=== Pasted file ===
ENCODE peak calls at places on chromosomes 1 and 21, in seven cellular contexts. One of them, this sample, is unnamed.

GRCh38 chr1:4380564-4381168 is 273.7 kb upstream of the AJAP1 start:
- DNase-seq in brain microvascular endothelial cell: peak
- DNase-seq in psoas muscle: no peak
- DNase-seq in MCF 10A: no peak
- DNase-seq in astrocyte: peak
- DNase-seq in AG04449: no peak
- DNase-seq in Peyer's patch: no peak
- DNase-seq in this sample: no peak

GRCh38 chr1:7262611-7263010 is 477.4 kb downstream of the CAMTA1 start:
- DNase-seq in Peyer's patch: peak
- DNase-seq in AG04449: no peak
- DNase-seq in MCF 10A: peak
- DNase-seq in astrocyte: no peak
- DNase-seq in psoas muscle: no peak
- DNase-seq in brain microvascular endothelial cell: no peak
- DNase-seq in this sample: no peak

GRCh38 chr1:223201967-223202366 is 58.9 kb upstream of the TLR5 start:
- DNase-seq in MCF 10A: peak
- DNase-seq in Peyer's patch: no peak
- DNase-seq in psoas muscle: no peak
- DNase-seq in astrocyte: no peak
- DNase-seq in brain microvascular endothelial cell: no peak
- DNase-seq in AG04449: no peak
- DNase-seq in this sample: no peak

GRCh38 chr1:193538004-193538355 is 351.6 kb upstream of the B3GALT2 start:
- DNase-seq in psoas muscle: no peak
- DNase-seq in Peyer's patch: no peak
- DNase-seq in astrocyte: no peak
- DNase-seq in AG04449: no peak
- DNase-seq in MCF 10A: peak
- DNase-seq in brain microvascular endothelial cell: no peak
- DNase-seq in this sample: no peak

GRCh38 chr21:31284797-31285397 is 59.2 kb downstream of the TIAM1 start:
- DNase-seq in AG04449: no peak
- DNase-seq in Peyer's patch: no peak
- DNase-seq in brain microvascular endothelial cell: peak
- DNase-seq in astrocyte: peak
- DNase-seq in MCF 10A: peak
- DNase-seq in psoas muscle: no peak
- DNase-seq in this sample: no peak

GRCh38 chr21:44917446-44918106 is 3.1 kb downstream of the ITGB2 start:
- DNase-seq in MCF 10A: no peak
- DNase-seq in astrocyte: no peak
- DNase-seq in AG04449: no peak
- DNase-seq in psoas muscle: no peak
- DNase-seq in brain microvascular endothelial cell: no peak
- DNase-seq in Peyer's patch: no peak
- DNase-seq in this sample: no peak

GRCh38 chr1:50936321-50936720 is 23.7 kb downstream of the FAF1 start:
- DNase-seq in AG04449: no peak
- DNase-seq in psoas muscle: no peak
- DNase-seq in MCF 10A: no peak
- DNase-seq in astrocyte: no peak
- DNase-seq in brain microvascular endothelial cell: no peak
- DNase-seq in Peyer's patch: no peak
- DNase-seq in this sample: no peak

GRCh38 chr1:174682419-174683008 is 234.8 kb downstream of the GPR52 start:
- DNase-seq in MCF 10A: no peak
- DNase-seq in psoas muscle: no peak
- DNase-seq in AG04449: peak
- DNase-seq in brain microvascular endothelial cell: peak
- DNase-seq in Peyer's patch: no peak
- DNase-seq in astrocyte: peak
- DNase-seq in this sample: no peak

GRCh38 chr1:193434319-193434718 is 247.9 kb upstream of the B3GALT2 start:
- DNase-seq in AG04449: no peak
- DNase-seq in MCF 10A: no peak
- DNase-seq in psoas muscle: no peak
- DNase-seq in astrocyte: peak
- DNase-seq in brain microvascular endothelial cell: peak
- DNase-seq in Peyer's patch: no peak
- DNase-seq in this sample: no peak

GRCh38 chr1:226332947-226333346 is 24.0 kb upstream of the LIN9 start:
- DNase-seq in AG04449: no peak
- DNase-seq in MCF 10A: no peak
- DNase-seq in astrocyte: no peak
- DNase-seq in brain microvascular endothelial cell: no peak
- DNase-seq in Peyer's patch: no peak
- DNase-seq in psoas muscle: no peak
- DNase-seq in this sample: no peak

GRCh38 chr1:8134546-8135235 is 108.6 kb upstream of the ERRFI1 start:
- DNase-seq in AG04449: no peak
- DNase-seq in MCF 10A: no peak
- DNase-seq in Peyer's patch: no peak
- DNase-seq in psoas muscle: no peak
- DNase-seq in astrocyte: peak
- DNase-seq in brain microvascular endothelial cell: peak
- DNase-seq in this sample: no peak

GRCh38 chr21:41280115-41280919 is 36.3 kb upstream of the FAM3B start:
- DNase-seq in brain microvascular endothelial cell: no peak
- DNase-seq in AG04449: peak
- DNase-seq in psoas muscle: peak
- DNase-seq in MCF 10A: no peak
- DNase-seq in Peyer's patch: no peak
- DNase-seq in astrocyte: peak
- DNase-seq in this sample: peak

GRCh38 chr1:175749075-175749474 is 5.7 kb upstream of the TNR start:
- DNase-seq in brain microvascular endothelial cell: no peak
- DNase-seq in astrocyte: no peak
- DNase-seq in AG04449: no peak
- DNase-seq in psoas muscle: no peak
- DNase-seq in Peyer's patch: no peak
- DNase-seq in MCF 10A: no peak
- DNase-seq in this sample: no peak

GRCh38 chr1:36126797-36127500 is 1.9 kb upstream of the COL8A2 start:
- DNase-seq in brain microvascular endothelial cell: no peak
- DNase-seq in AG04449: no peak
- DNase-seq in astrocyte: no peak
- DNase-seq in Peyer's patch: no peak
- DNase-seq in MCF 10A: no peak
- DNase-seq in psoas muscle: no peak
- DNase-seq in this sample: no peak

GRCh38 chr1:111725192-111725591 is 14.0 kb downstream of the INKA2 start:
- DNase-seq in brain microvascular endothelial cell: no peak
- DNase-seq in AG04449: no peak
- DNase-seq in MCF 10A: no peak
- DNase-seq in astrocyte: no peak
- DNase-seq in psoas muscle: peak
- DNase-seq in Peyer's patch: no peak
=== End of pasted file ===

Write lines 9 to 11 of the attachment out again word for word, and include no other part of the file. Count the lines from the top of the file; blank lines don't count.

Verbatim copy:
- DNase-seq in this sample: no peak

GRCh38 chr1:7262611-7263010 is 477.4 kb downstream of the CAMTA1 start:
- DNase-seq in Peyer's patch: peak